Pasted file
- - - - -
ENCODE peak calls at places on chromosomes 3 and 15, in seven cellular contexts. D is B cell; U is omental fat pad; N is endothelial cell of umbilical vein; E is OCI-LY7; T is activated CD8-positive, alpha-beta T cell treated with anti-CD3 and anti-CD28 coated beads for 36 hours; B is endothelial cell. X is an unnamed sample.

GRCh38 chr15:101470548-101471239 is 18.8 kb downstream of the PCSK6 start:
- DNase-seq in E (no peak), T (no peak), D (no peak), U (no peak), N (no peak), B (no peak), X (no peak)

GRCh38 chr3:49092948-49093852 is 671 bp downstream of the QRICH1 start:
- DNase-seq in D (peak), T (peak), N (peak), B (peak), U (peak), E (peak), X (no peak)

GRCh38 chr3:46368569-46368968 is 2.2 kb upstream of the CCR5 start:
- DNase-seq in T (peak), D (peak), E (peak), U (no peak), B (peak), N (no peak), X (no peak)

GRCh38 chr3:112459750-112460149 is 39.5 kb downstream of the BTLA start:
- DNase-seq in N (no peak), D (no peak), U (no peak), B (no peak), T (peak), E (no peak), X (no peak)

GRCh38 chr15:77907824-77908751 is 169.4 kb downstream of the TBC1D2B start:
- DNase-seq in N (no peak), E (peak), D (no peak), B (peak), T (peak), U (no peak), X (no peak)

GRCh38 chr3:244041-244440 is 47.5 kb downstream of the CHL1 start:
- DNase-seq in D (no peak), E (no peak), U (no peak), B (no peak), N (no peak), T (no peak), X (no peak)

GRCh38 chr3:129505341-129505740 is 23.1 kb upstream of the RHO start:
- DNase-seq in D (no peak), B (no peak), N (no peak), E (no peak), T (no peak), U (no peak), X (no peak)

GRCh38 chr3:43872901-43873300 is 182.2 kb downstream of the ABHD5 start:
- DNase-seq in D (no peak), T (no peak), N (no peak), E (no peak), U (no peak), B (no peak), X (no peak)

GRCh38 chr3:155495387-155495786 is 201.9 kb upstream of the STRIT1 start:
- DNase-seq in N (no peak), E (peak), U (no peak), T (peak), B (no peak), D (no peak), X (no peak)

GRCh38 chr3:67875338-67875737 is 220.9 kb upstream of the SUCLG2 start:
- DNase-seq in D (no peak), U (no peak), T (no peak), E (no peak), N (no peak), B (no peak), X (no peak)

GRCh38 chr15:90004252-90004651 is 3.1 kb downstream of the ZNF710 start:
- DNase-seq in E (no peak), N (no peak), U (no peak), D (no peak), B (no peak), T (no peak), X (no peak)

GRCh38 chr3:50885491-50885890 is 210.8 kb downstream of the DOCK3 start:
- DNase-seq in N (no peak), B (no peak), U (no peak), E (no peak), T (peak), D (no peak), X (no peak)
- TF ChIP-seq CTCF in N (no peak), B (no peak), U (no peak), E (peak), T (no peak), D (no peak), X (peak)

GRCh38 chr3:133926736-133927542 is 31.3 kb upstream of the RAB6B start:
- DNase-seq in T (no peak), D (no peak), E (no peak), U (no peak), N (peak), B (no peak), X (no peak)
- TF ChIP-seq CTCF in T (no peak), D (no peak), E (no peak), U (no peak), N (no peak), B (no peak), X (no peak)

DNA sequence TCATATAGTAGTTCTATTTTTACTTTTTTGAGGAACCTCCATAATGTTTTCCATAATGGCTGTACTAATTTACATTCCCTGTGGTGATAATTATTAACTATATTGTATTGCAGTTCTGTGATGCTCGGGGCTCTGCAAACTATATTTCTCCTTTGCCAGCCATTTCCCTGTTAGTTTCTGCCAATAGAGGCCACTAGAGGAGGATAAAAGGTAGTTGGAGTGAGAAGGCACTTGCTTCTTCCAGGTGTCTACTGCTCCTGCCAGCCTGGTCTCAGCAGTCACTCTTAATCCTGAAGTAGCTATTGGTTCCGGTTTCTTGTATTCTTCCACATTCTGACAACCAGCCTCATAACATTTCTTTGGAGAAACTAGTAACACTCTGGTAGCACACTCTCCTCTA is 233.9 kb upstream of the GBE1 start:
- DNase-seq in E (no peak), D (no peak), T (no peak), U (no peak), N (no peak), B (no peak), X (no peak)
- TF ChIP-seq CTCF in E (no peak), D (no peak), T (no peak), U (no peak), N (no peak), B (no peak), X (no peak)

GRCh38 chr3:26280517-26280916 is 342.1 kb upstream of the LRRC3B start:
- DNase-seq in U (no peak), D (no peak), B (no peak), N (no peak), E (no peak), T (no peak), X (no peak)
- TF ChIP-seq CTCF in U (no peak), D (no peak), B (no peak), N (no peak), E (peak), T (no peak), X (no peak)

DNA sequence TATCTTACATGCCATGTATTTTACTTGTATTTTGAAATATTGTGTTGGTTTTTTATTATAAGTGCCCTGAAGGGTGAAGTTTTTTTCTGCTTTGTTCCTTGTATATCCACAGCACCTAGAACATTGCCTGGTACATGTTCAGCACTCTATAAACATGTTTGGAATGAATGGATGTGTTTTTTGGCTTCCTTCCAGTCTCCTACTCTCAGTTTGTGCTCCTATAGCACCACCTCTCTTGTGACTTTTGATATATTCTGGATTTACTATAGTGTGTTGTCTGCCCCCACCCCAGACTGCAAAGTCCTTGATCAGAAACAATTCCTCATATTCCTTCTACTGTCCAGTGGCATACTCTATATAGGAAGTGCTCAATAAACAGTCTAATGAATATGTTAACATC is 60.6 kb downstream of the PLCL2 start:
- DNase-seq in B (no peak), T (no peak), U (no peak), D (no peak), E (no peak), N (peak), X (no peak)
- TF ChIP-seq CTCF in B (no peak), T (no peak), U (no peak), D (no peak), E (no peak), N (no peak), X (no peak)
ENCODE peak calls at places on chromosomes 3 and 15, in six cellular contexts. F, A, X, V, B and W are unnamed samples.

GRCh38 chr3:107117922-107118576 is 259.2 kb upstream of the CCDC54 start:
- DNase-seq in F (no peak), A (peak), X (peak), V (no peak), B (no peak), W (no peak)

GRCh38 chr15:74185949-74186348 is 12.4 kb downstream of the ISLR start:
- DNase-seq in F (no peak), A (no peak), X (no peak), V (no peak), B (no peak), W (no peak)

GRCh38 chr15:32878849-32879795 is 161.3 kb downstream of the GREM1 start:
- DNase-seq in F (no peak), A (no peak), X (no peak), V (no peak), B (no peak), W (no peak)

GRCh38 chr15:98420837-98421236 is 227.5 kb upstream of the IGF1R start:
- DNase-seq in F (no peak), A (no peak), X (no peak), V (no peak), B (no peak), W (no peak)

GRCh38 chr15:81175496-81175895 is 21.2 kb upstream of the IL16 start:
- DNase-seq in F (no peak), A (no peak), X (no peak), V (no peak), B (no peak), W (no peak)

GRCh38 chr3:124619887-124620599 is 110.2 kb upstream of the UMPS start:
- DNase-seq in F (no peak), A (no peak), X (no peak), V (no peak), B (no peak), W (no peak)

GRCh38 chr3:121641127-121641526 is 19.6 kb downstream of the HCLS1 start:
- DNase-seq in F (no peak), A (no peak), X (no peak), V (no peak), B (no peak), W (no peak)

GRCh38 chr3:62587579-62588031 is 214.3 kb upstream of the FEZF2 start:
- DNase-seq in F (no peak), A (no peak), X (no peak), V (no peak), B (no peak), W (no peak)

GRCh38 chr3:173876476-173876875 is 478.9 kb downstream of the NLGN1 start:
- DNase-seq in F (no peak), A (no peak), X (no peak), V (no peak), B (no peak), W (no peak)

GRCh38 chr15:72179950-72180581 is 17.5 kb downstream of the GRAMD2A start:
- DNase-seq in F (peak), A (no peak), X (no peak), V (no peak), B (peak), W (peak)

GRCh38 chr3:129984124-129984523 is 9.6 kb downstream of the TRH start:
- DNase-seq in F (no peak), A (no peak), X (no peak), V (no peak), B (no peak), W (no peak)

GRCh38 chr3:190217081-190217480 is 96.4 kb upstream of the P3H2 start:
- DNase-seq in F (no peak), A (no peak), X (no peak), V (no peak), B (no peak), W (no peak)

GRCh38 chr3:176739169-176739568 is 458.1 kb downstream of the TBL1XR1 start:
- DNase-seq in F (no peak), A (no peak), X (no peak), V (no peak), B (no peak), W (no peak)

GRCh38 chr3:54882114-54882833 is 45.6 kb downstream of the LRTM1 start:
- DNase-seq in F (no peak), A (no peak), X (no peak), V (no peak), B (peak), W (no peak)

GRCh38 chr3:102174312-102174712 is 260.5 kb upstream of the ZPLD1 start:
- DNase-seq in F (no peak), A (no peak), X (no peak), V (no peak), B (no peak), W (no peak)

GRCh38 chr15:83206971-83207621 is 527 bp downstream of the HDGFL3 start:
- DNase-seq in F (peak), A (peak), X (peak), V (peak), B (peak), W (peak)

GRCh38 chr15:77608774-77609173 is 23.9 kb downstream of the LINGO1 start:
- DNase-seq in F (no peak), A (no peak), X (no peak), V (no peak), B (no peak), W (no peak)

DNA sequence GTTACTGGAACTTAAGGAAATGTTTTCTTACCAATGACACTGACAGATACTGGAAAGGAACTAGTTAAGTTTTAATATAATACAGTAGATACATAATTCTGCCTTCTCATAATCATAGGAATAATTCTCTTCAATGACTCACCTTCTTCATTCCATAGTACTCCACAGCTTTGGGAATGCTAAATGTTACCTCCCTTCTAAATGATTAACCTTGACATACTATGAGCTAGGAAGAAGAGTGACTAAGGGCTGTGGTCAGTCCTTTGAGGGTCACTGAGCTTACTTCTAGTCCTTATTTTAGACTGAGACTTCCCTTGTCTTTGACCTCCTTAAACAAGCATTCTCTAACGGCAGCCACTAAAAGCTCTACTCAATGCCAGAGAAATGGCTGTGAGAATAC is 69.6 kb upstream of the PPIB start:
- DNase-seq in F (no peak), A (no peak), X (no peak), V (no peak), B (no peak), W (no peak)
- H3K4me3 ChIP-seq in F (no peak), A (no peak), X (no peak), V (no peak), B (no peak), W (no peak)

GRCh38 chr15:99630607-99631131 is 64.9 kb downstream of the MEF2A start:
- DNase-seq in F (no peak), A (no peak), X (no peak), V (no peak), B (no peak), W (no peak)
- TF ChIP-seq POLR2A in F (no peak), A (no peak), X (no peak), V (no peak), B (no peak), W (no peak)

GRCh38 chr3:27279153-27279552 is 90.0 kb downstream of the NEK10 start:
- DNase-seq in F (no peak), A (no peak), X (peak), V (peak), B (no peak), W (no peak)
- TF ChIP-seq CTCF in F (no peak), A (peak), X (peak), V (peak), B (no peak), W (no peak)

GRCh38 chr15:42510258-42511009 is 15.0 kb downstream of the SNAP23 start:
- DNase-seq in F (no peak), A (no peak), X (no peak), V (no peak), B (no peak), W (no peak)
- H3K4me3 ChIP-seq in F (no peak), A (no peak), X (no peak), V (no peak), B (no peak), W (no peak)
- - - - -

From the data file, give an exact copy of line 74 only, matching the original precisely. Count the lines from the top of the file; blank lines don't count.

DNA sequence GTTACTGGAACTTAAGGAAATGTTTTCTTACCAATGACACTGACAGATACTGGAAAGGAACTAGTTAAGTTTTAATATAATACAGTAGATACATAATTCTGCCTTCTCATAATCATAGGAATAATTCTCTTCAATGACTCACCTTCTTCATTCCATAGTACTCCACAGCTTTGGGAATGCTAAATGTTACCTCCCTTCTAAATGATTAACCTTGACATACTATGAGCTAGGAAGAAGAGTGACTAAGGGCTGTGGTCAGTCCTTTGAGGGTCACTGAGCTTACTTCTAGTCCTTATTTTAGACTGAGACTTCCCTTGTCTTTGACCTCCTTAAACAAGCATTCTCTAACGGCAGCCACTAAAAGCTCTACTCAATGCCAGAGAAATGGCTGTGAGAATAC is 69.6 kb upstream of the PPIB start: